When Microsoft announced that Windows Phone 8 wouldn’t be released as an update for existing Windows Phone 7 devices, some people on the internet (mostly early adopters) became quite angry. The frustration died down somewhat over the next few months, but slowly came back into focus as the launch of Windows Phone 8 drew near without any word about the 7.8 update. Now that we actually have a few details, however, the frustration seems to have been blown out of proportion once again. Can we all just calm down?

Windows Phone Corporate Vice President Terry Myerson announced in a post on the Windows Phone Blog that the Windows Phone 7.8 update will be rolled out to “as many devices as possible in early 2013.” The update’s biggest feature will be the new Start screen, which is wider than its predecessor and more customizable thanks to the resizable Live Tiles (small, regular, or double-wide), but the update will also include the new selection of 20 accent colors, automatic lock screen updates with the Bing picture of the day, and a new ‘A1B2C3′ PIN/password challenge to prevent accidental data wipes. While this is obviously just a small subset of the features in Windows Phone 8, it is, quite frankly, more than Microsoft had to do. The Windows Phone 7.8 update is, for the most part, pure fan service. The Redmond software giant completely redesigned the Windows Phone OS from the ground-up, so porting these features to an older and completely different platform is no small feat.

Of course, while the new Start screen breathes new life into your older device, it’s not a critical update; it simply allows for more customization. It would certainly be nice to have received the update alongside the release of Windows Phone 8, but Microsoft never said that this would be the case, merely stating that it would be released sometime after the launch of the new OS. I’ve seen a number of people complain about why it has taken Microsoft so long to release this update. To put it bluntly, the company probably couldn’t afford to devote too many resources to delivering a fan service update until the main OS was ready for launch. Windows Phone 8 is the future, and it needed to be ready to go in time for Microsoft’s hardware partners to get their devices on store shelves in November. You also have to factor in the carriers and manufacturers, which almost always require months of testing before an update can be made publically available.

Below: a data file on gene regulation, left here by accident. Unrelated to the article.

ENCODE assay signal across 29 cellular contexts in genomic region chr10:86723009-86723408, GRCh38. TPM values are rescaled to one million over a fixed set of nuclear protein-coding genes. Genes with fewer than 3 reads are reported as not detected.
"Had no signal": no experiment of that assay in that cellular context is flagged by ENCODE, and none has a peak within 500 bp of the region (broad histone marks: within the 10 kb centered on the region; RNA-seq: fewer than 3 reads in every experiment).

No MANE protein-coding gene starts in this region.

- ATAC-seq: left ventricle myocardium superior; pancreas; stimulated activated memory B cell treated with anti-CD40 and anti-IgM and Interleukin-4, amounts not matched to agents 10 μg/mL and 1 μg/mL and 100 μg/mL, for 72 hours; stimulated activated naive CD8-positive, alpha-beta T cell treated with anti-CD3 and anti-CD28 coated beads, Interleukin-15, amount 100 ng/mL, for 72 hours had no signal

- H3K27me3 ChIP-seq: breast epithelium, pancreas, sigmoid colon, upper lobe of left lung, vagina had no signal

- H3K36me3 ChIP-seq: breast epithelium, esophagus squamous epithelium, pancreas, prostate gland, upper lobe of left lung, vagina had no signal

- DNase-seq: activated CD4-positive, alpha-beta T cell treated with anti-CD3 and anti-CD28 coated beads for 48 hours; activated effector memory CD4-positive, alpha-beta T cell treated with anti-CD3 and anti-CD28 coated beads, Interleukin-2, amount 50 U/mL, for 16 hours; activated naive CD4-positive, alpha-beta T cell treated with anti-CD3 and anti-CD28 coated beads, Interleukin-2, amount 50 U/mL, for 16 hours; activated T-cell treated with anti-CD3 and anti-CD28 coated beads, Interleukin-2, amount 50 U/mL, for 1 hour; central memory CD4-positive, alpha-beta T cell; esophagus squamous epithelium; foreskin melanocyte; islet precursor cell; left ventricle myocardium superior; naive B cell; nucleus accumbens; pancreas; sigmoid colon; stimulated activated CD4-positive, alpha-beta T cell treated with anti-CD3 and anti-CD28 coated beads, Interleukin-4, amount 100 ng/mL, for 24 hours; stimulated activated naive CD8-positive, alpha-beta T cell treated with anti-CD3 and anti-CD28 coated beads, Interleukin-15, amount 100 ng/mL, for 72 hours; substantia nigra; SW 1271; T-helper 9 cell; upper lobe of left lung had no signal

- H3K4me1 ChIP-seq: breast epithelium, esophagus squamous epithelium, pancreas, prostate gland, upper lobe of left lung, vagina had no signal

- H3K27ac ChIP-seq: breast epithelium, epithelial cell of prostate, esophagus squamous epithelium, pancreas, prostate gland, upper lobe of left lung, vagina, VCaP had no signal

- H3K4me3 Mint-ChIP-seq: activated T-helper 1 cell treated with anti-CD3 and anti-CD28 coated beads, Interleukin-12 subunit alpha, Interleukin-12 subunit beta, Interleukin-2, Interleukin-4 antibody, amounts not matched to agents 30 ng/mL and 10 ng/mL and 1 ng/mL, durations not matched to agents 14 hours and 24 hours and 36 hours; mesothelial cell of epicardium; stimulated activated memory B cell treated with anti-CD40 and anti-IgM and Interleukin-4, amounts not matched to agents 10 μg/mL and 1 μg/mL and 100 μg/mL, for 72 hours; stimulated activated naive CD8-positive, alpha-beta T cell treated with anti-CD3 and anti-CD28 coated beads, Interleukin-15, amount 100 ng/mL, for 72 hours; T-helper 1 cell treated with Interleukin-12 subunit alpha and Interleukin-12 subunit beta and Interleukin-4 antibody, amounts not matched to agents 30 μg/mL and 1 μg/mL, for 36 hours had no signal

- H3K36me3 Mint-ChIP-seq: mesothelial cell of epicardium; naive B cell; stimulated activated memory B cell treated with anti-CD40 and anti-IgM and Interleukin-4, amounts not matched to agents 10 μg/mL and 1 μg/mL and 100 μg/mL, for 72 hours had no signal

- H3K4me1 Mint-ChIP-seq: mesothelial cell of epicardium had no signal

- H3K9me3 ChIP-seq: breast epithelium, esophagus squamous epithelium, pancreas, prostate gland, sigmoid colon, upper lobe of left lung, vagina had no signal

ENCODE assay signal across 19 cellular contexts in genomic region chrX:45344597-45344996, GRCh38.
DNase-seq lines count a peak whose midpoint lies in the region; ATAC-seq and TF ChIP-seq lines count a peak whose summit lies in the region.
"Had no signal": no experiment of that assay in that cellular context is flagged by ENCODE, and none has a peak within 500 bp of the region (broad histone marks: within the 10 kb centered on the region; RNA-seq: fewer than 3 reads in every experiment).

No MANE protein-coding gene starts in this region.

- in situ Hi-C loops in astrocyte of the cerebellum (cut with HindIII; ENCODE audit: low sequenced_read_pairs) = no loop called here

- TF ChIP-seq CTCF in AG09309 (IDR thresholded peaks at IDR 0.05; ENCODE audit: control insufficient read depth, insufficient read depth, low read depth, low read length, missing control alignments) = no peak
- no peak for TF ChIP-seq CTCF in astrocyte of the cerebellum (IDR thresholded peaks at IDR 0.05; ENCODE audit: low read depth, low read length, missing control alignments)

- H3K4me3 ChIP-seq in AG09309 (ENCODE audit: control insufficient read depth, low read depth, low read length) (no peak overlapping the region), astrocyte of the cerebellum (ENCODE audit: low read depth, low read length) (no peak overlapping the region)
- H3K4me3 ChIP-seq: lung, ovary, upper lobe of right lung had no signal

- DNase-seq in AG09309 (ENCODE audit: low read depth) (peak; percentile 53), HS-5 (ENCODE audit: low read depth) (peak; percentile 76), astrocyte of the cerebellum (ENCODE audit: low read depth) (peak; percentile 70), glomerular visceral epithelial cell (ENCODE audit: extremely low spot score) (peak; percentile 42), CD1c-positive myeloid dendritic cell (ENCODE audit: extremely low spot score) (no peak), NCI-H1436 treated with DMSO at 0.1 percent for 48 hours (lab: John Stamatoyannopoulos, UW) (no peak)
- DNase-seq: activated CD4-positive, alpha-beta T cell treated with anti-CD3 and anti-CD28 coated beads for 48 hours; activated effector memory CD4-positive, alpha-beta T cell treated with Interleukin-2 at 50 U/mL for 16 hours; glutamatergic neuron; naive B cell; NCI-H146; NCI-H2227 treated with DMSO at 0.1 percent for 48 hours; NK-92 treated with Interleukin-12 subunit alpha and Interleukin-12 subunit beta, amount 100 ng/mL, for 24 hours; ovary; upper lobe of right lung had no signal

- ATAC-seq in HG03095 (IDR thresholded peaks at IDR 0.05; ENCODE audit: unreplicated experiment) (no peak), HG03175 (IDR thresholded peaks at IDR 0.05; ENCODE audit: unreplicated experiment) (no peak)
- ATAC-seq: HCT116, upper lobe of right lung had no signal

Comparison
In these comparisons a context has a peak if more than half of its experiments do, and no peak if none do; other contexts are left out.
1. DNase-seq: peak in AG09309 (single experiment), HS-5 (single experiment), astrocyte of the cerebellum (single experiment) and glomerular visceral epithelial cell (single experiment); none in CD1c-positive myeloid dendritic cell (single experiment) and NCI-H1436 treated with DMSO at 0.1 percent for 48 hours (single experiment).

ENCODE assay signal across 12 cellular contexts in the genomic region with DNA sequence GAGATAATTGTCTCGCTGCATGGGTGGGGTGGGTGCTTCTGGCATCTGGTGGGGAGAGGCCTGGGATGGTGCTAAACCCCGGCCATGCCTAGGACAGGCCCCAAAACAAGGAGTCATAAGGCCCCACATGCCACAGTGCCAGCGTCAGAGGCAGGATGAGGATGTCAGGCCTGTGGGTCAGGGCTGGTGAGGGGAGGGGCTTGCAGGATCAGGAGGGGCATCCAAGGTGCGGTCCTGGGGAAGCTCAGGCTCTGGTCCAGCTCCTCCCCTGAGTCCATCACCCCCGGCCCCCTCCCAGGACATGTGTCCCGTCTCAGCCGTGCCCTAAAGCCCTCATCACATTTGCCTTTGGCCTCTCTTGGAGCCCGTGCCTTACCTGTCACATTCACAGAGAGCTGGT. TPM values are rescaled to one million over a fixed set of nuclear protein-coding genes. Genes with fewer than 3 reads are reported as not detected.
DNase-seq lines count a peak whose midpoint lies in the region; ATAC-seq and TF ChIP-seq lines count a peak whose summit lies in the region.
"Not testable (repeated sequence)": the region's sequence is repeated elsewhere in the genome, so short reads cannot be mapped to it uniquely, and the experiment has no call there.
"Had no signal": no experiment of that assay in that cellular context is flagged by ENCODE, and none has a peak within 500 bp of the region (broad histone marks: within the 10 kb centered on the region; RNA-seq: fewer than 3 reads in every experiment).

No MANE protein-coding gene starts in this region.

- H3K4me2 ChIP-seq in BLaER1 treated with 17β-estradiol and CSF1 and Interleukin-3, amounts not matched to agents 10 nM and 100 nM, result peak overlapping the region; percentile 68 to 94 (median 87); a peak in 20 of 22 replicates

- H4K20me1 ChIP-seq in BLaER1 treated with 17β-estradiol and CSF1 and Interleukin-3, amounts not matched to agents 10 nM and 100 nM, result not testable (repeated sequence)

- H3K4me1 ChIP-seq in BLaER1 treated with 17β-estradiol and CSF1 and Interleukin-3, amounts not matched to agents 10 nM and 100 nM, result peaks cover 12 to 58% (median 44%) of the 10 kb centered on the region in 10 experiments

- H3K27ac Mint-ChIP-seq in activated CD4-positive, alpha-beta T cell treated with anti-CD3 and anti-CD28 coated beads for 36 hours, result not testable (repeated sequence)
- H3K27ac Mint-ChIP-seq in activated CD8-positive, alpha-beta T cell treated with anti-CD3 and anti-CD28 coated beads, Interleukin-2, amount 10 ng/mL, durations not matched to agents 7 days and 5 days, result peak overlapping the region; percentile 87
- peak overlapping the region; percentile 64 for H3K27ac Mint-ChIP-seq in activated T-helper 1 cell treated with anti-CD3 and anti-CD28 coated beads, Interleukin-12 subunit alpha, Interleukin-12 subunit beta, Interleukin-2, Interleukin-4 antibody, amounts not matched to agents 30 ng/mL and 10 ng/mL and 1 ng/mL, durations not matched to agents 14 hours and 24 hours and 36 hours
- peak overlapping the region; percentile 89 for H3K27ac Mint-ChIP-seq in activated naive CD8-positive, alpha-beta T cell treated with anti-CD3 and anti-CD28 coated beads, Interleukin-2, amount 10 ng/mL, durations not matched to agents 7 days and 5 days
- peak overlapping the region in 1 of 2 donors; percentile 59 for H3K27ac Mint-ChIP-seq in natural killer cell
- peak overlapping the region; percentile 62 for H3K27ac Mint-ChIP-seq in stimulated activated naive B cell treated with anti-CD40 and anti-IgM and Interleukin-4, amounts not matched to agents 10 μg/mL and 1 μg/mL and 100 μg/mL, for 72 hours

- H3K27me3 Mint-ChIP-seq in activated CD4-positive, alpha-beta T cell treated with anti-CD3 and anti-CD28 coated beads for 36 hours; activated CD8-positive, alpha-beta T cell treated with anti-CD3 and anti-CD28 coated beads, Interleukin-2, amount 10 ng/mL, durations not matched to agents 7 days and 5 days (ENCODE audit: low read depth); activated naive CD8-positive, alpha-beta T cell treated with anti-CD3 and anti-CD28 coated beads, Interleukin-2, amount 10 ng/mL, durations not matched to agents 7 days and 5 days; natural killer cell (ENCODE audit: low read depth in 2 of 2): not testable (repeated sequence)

It’s also important to note that while Windows Phone 8 is Microsoft’s flagship mobile OS, the company certainly isn’t abandoning Windows Phone 7.x. New devices running the older OS will continue to be manufactured and sold for the foreseeable future, particularly in emerging markets. Windows Phone 8 is the flagship operating system, but Windows Phone 7.x will still be around for some time.

The biggest issue surrounding the lack of a major update for older devices is the concern that new apps would no longer be released for 7.x devices. Thankfully, this hasn’t really been the case so far. In fact, only a handful of apps and games have been released exclusively for Windows Phone 8. I’d argue that it’s the newer OS that’s getting the short end of the stick at this point, since a number of apps are not yet compatible with the latest version of Windows Phone. It’s easy to update them with Windows Phone 8 compatibility, but the developers have yet to do so.

Whether you purchased a Windows Phone 7.x device six months ago or two years ago, the OS will still continue to work with the vast majority of apps on the Windows Phone Store. And the Windows Phone 7.8 update will start rolling out in the not-too-distant future, bringing with it the new Start screen and other customization options. Sure, it’s not out yet, but at least it’s on its way. For now, we should all just take a deep breath.